People are often attached to animals, lugging around cats, dogs, and the occasional snake and spider. I used to keep owls, walking down the High Road in Chiswick, London, with my Barn Owl or Scops Owl. The latter was a male, whom I named Cuthbert, and he clearly liked females. They stroked him and got physical with him to their heart’s delight, and he purred like a kitten. For most males he had no time, and for me he reserved utter contempt; our relationship was not great.
I might have gone back to the Owl Farm in Essex to find the female of the species, but, as Kipling noted, they are the more vicious of the species, and I needed less vicious. In the local park a benign life form, devoid of any type of viciousness, brought back memories of my growing up in California.
Mesembryanthemum, often called Ice Plant. An example of this hung on for life on Chiswick Common Road in the colder clime of the United Kingdom, a transplant from the British Commonwealth nation of South Africa. For years I went out of my way to see if it was still there. 12 years of checking on it always made me feel upbeat just to view it hanging on, like the last leaf in a story of that title by O. Henry. Only it was real, not painted on.
Rarely has anyone had such a sentimental feeling for a plant. But since, the public has grown quite fond of this and other succulents. Groups of such plants adorn offices around the globe, and I was reminded of my little friend, whom I have not seen for 14 years. Yearnings took hold, and I found myself walking down the palimpsest of memory. Or rather, doing an internet search.
Surprised was I to find the genus Mesembryanthemum has not just this one, but many dozens of species, and that this and other succulents had been in vogue centuries ago. I was not the only person to feel affection and artistic appreciation of this genus. Pierre Joseph Redoute, best known for his 18th century painting of roses, devoted much time and energy to these succulents.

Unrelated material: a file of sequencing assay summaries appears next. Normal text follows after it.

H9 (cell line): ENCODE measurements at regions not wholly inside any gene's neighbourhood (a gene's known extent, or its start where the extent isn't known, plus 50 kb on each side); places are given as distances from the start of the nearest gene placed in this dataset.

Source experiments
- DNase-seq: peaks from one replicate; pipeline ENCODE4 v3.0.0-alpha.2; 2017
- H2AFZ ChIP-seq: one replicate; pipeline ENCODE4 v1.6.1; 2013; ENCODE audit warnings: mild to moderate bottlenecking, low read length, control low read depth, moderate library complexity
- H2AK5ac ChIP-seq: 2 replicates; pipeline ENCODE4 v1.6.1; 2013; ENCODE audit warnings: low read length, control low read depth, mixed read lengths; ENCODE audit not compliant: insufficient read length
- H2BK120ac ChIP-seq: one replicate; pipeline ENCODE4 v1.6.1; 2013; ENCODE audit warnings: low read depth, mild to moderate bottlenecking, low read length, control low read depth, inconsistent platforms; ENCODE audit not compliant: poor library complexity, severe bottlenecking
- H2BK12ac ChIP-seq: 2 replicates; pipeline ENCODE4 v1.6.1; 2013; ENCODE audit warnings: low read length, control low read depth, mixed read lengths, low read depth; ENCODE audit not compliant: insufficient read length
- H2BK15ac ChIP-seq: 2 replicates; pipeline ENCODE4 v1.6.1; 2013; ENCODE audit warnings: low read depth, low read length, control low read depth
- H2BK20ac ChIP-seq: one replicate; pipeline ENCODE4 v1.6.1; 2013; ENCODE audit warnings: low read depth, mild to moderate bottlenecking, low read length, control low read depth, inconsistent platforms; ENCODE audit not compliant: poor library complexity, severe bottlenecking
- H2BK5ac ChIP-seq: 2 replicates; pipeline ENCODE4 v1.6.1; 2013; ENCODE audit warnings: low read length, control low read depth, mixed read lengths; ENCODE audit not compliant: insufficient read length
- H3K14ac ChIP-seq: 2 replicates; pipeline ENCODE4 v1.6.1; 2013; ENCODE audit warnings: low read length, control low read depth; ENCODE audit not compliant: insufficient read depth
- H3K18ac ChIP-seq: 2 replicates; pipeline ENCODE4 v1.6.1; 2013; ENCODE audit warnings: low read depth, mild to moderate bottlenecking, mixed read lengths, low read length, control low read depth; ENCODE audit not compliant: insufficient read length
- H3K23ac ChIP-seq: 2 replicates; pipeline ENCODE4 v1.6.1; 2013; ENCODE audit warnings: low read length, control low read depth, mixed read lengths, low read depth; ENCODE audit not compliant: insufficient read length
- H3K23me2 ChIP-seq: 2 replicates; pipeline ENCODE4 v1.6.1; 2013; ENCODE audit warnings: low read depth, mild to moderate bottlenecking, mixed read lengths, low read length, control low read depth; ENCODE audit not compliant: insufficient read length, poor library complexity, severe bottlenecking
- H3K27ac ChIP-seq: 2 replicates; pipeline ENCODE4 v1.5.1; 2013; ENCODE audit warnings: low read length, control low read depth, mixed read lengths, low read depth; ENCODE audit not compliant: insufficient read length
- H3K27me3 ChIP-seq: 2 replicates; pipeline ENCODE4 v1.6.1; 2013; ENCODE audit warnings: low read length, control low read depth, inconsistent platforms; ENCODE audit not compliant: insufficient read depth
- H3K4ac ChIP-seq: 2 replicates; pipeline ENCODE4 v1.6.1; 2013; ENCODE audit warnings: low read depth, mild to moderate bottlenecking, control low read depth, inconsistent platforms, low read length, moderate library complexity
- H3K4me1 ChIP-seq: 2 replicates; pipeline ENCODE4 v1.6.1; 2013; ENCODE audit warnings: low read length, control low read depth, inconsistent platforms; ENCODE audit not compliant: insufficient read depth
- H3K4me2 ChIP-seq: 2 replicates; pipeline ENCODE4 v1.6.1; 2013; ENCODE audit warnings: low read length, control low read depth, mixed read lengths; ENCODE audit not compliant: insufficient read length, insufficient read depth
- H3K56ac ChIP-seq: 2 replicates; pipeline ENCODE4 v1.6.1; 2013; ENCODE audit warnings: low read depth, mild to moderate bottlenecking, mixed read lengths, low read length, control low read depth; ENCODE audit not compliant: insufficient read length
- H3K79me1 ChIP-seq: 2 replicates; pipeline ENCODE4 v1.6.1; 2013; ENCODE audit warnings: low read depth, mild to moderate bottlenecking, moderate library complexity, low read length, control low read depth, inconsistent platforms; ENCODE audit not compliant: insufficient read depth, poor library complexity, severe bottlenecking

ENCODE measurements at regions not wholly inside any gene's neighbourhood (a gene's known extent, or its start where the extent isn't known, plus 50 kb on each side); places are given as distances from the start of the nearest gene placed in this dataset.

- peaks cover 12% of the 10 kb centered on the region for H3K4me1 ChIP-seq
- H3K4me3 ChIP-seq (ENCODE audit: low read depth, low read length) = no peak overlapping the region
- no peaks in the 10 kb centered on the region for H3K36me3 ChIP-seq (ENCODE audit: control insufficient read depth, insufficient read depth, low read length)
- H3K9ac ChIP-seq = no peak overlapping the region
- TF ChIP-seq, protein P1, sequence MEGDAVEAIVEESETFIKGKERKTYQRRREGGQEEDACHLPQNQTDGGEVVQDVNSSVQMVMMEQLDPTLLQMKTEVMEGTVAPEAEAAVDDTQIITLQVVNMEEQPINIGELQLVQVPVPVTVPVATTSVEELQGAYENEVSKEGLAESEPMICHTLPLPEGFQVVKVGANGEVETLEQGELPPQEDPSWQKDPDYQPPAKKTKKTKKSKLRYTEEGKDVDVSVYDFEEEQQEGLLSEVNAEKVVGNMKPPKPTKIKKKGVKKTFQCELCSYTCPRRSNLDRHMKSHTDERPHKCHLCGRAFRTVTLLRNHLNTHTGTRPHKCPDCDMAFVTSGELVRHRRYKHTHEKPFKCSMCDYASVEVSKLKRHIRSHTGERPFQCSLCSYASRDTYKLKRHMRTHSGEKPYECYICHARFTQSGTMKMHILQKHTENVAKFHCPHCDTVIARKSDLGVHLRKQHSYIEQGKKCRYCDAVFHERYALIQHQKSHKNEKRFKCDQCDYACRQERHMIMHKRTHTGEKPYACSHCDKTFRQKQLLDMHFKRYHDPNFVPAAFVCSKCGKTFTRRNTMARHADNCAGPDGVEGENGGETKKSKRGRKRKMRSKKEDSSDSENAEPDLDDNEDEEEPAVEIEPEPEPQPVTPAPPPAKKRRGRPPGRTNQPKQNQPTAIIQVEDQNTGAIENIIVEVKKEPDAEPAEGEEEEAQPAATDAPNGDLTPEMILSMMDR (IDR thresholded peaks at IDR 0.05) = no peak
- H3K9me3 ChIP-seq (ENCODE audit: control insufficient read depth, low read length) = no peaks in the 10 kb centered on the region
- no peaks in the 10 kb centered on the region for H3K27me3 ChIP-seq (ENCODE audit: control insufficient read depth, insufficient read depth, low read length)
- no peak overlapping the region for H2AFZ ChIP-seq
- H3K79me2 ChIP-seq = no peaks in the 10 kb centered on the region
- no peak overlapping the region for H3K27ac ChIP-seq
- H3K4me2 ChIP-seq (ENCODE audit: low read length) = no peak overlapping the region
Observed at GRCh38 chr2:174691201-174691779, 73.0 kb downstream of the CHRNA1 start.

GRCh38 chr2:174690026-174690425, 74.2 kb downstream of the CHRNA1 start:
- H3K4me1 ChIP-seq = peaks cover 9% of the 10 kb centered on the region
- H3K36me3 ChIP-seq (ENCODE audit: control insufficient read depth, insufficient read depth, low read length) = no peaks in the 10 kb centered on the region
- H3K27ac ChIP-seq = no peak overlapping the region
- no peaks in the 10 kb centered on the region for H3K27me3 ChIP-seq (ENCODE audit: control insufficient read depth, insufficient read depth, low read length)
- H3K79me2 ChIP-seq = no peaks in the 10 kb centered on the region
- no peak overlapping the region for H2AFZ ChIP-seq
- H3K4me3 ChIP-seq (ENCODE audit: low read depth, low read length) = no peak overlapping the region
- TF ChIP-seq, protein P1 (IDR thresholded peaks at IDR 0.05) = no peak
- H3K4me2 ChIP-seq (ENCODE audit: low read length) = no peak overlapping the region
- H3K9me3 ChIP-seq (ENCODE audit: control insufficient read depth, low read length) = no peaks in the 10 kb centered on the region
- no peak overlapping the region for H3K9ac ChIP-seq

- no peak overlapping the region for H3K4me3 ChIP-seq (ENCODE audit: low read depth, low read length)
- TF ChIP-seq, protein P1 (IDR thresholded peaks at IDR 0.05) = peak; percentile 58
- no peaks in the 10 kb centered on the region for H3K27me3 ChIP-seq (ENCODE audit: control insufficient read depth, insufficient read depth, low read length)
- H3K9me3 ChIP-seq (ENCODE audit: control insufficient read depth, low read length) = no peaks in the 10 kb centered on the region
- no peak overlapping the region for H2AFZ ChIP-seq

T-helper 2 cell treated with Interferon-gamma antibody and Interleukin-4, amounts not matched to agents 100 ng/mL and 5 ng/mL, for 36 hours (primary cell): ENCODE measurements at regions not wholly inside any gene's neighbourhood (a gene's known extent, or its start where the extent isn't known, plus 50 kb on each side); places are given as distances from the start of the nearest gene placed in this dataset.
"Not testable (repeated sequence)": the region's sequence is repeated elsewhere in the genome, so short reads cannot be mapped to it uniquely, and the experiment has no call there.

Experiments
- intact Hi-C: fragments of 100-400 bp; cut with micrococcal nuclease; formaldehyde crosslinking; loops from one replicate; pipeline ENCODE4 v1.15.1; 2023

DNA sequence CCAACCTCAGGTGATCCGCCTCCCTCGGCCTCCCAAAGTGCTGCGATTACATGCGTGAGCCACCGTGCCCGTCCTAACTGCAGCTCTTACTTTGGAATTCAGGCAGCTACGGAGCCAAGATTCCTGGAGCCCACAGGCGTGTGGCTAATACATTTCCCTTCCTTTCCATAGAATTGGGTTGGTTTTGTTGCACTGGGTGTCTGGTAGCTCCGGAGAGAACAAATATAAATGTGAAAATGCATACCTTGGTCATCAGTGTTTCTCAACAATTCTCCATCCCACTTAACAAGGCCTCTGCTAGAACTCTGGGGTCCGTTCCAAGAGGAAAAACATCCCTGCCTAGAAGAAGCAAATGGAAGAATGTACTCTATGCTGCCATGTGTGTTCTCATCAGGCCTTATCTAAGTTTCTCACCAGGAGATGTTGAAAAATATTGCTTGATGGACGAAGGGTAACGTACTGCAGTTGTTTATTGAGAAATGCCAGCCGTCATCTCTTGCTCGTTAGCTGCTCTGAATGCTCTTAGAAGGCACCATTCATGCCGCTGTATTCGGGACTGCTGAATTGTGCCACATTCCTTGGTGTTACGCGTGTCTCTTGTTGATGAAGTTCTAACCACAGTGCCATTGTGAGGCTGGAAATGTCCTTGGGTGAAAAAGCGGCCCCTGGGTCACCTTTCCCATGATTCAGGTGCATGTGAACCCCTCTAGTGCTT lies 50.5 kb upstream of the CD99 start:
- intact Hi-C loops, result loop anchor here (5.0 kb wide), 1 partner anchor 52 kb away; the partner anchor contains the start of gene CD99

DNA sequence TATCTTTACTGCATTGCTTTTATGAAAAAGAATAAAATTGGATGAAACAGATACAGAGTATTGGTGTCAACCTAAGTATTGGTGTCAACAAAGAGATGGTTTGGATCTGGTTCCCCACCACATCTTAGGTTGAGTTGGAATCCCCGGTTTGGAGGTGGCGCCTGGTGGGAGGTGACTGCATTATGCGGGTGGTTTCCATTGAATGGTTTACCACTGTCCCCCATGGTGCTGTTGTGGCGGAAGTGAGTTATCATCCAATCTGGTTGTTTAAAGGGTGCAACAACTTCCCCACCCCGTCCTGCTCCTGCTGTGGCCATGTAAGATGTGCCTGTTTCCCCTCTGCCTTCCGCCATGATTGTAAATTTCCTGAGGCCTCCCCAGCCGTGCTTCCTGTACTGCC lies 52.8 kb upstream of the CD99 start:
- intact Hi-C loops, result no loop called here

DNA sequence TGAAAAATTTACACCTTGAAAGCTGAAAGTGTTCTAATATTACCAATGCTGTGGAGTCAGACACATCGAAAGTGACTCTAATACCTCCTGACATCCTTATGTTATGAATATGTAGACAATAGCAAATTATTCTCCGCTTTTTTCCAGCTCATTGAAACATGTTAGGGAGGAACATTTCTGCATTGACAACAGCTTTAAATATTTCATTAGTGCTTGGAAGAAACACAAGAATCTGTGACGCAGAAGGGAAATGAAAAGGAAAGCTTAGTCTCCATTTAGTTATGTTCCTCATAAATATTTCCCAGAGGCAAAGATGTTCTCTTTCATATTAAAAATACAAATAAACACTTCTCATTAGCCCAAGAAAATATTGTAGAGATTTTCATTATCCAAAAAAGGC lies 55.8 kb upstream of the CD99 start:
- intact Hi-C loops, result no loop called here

His book, Histoire des Plantes Grasses or Plantarum historium succulentarum published in 32 fascicles between 1799 and 1805 gives more space to this genus than to any other. 60 paintings are devoted to it, alive with the unique foliage and often bright flowers, that sometimes juxtapose a greyish or brownish leaf with their vibrancy.
What struck me about the current craze is that I have yet to behold a single bloom among the many types of plants that are being collected. The last time I did was when a friend of mine in the Bronx showed me his Lithops collection, a neat row of small pots arranged on a tray under grow lights. He had invested with his brother in a succulent business that featured these and cacti. At the same time, someone hit the market with the Pet Rock. My friend lost all his money in that venture, while the Pet Rock inventor was featured on major TV for his product, which never flowered.
The public finally lost interest in silent pets.
And the public is starting to question succulents: do they flower? They are plants, and yes, they do. But like most plants, flowering is dependent upon season and/or conditions. Temperature controlled offices and apartments do not do seasons. Conditions are static and stable. And so are the plants maintained is such an environment.
To bring about flowering, it is necessary to simulate the native conditions, which are often deserts with cool nights; the day/night differential is a key phrase in many forms of botany, whether one is growing orchids or hemp.
Thus, most people have no idea about what a range of shapes and colours there are in the succulent world. Below is a selection:
Gymnocalycium Chin Cactus
Christmas Sleigh Aloe
Hoya Kerrii Variegata Bloom
Hindu Rope Plant